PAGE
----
Gardening on a budget:Tips and tricks from a master gardener

WOODSTOCK – For Stacey Morgan Smith, of Woodstock, gardening has always been a hobby. But it wasn’t until she became a Northern Shenandoah Valley master that she learned it was much more – it was a passion, an opportunity to learn and grow with fellow gardeners and share her knowledge with the community.

“Over the years I’ve learned what works and what doesn’t work for me,” Smith said. “I tend to be a bit more creative in my gardens because I garden on a budget.”

Scattered throughout her garden are old blue wine bottles propped up to help prevent her husband from mowing over her precious flowers, old wire crates that keep rabbits out, and concrete pavers she painted to create stepping stones throughout her pollinator garden.

For those green-thumbed individuals looking to start a garden, Smith said anyone can create a productive garden on a shoestring budget. Gardens can grow virtually anywhere. It just takes a little prior planning and TLC to make it happen.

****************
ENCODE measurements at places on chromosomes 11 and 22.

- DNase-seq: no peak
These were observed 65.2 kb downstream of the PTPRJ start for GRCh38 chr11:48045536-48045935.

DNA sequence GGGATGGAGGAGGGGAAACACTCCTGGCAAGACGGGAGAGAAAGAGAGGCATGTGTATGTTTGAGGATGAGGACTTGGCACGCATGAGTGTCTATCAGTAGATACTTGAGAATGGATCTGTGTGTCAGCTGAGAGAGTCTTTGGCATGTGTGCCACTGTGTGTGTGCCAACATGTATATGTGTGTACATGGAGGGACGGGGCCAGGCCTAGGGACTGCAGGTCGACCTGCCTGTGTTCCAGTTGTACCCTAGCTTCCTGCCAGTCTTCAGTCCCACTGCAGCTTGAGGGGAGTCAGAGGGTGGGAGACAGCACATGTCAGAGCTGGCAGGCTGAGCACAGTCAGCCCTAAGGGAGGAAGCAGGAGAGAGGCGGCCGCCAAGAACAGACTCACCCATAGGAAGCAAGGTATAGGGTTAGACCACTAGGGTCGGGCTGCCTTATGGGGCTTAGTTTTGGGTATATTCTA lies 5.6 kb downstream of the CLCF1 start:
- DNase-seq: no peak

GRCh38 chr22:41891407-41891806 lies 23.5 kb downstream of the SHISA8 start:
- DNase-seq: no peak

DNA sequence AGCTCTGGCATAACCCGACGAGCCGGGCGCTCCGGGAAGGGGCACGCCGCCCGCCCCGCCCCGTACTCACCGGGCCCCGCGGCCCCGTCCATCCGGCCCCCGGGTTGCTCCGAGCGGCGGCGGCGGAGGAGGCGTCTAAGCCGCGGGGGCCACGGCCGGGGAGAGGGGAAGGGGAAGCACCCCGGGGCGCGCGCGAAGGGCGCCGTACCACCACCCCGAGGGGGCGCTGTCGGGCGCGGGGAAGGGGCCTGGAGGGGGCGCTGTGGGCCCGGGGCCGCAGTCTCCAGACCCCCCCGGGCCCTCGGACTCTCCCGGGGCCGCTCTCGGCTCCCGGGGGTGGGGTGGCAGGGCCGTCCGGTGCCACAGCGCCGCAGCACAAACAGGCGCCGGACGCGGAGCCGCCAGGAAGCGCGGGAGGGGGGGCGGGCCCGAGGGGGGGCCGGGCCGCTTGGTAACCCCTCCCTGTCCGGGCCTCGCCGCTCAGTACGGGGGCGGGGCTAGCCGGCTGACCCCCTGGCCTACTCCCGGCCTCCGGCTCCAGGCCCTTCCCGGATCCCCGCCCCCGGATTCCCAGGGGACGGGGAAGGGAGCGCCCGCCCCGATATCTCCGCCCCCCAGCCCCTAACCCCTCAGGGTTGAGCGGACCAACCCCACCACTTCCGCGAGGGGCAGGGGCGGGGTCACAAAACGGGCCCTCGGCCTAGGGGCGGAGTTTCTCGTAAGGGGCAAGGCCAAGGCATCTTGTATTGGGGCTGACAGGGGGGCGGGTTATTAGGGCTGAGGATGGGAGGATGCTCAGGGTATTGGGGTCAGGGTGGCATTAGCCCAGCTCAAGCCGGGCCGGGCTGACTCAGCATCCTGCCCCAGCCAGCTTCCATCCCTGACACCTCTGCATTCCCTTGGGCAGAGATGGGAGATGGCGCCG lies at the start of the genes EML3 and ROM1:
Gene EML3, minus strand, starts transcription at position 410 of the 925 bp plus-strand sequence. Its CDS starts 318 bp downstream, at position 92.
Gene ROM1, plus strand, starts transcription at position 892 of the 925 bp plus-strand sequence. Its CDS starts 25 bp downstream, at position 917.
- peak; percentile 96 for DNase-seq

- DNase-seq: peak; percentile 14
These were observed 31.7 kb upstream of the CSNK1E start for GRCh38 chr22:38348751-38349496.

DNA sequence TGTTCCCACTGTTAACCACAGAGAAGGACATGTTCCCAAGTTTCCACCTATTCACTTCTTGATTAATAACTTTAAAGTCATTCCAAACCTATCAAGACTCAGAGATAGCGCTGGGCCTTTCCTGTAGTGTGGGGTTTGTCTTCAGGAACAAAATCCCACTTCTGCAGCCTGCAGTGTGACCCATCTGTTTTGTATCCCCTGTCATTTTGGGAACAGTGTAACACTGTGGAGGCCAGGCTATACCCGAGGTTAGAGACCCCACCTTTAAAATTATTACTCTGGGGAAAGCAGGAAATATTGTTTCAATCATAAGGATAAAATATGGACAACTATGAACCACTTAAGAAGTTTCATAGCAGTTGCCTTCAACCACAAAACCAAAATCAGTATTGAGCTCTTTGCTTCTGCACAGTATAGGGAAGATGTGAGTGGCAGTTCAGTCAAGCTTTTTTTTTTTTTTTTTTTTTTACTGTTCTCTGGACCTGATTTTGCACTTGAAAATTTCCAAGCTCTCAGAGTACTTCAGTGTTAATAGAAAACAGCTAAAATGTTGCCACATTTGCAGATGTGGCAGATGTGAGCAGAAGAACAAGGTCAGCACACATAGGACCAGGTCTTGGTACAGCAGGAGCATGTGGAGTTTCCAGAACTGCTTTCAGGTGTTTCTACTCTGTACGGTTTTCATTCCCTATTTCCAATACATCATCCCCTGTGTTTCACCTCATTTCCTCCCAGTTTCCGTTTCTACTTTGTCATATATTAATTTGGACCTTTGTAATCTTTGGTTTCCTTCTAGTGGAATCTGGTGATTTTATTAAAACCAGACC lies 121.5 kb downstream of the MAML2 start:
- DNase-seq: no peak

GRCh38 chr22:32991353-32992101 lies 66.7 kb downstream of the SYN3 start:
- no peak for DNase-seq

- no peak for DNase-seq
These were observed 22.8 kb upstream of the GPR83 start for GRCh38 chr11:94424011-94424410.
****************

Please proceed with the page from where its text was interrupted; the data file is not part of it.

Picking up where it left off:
Smith shared some of her favorite gardening- on-a-budget tips and tricks:

  • Re-use household items for garden structure or wildlife protection. Spray paint various items including wire shelving, wire trashcans, wire baskets and metal poles brown to help them blend in or bright colors to help them stand out.
  • Add paths using concrete pavers spray painted any color. Smith painted her pavers cobalt blue to add a pop of color to her garden.
  • Plan your garden before shopping. This allows you to know what fits and doesn’t fit so you don’t buy plants you won’t use.
  • Check plant tags to make sure you’re adding plants that will thrive in your local conditions.
  • Make a list and carry it with you. Smith said this allows you to stay on plan.
  • Add plants that self-seed, annuals that include zinnias, cosmos and poppies and perennials that include beardtongue, black-eyed Susans and purple coneflower.
  • Add perennials that increase in size each year. Divide them every three years or as needed to increase the number of plants in the garden.
  • Let gardening friends know you’re adding a garden and would like any of their divisions.
  • Shop end-of-season sales and discount racks at local greenhouses and nurseries for plants.
  • Plant close together to decrease the need for mulch. Not using mulch allows for self-seeding but also increases manual labor of weeding.
  • Place cardboard or several layers of newspaper under mulch or soil to smother grass to create a new garden bed.
  • Support volunteer organization plant sales such as those by master gardener groups and native plant groups throughout the Shenandoah Valley.